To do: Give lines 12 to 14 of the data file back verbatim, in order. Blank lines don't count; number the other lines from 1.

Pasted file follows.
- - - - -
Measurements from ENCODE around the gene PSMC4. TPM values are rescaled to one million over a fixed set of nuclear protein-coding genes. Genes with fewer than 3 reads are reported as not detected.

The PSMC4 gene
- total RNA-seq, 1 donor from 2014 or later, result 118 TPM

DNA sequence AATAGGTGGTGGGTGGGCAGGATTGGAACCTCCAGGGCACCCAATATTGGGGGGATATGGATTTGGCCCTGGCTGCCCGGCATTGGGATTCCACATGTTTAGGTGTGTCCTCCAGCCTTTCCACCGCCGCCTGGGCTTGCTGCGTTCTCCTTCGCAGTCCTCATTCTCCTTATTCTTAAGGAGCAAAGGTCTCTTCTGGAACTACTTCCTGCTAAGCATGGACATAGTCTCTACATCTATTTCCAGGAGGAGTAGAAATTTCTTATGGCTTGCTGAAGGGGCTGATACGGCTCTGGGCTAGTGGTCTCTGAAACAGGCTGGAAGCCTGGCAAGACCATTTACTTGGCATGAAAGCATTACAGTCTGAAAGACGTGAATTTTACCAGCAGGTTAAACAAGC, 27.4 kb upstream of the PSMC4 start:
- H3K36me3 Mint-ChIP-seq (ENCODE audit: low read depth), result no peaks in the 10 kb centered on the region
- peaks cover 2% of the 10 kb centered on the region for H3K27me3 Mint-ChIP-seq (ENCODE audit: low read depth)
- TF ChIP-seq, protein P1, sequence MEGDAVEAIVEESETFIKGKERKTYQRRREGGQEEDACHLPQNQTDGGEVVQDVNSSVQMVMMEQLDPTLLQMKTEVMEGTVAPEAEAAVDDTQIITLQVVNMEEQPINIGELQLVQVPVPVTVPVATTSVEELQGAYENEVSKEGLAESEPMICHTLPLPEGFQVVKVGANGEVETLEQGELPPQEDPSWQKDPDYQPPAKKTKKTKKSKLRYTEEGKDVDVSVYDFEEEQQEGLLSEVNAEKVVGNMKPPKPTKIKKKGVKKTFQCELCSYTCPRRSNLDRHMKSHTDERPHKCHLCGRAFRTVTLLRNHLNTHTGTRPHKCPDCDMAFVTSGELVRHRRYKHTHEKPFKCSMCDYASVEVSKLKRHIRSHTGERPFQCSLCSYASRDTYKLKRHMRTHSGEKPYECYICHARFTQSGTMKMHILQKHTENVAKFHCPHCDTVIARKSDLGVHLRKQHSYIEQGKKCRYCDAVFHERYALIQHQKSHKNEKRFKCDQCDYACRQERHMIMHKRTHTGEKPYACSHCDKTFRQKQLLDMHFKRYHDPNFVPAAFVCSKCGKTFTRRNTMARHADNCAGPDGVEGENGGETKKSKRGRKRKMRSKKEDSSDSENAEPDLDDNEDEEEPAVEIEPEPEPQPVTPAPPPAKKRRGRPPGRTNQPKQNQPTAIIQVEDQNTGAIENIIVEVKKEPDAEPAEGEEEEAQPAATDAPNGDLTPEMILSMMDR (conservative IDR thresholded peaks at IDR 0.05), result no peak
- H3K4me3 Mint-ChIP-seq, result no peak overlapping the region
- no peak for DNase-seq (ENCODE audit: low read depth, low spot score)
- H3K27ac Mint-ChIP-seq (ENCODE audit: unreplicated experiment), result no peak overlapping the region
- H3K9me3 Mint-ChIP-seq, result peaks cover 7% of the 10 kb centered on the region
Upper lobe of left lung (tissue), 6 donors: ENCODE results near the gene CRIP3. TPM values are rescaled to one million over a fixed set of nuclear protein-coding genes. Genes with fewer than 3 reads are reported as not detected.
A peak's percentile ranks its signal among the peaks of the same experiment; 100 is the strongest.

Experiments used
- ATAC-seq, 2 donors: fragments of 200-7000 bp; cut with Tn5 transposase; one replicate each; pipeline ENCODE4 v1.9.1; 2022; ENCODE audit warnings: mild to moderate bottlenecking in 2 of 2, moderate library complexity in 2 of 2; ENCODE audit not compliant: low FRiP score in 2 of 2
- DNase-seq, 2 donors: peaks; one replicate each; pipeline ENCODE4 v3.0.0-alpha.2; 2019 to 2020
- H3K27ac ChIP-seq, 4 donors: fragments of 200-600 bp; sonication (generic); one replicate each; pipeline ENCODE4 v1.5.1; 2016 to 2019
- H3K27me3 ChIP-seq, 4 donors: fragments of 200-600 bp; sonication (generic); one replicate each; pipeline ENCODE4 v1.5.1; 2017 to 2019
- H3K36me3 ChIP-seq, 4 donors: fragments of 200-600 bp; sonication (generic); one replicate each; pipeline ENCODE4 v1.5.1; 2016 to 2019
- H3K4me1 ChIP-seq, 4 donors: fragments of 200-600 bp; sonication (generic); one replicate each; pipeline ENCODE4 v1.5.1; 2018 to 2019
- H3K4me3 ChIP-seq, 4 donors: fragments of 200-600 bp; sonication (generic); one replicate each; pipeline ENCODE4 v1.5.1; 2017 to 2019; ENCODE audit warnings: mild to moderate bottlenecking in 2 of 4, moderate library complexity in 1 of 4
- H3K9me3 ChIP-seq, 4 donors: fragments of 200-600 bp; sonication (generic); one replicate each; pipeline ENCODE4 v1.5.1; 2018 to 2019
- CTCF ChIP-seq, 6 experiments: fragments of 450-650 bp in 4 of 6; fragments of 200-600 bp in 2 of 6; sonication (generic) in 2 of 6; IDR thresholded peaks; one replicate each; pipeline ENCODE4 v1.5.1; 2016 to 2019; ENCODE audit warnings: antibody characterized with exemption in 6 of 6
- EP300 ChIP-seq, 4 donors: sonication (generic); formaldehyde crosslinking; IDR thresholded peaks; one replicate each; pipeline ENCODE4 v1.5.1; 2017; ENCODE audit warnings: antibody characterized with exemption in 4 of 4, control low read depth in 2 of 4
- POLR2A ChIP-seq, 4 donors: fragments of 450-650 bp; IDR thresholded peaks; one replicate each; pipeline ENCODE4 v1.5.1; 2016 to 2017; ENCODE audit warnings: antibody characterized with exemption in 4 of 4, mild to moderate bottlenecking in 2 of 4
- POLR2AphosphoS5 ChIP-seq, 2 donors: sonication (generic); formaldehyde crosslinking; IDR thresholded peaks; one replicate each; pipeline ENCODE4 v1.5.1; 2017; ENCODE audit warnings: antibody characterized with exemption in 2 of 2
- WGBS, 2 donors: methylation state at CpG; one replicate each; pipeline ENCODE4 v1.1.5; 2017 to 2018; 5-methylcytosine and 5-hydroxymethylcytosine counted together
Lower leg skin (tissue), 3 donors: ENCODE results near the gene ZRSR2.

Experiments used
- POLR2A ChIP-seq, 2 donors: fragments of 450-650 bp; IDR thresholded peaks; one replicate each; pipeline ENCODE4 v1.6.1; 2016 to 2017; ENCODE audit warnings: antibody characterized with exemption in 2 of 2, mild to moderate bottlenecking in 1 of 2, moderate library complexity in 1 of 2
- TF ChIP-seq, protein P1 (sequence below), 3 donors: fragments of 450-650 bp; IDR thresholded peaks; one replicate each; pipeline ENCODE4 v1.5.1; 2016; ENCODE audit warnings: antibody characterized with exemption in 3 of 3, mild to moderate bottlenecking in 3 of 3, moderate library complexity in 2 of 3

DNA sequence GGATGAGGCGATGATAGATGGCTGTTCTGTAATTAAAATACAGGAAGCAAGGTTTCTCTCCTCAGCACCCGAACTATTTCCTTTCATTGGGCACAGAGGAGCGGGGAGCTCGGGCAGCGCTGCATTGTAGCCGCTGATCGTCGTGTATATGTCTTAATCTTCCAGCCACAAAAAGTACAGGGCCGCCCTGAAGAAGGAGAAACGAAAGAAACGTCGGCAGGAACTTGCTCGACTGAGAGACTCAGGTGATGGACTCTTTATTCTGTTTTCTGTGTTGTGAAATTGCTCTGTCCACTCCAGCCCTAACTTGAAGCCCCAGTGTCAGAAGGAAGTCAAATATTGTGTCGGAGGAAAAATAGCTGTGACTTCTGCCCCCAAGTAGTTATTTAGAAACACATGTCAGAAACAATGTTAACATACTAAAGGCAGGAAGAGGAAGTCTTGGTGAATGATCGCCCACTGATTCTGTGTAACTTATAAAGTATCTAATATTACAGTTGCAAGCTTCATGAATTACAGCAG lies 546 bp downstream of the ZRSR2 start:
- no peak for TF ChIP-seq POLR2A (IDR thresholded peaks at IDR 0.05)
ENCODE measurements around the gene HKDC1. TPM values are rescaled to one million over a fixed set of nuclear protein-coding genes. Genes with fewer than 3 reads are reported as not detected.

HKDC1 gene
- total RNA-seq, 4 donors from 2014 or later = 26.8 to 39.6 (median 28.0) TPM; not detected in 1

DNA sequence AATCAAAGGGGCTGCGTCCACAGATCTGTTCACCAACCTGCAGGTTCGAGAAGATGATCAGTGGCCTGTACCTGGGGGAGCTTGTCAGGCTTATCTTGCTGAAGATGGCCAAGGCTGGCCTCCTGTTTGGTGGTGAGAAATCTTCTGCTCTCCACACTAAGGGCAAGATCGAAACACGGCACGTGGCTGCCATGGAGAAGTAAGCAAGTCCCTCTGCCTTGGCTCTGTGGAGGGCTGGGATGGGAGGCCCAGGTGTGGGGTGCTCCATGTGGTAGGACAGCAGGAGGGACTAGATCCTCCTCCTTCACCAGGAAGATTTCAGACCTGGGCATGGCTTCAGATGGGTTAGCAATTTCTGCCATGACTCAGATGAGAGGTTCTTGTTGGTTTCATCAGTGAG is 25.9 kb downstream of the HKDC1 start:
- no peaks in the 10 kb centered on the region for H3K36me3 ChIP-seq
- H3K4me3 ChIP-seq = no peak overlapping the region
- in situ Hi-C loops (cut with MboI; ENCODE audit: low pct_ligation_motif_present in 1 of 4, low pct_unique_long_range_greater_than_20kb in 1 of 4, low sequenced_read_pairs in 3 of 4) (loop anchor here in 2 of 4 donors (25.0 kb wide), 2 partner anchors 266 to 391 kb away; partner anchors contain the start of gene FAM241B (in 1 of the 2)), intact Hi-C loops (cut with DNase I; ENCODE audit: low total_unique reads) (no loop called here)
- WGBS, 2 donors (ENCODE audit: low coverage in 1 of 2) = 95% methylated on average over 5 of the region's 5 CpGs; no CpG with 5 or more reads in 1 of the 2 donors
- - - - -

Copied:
Upper lobe of left lung (tissue), 6 donors: ENCODE results near the gene CRIP3. TPM values are rescaled to one million over a fixed set of nuclear protein-coding genes. Genes with fewer than 3 reads are reported as not detected.
A peak's percentile ranks its signal among the peaks of the same experiment; 100 is the strongest.

Experiments used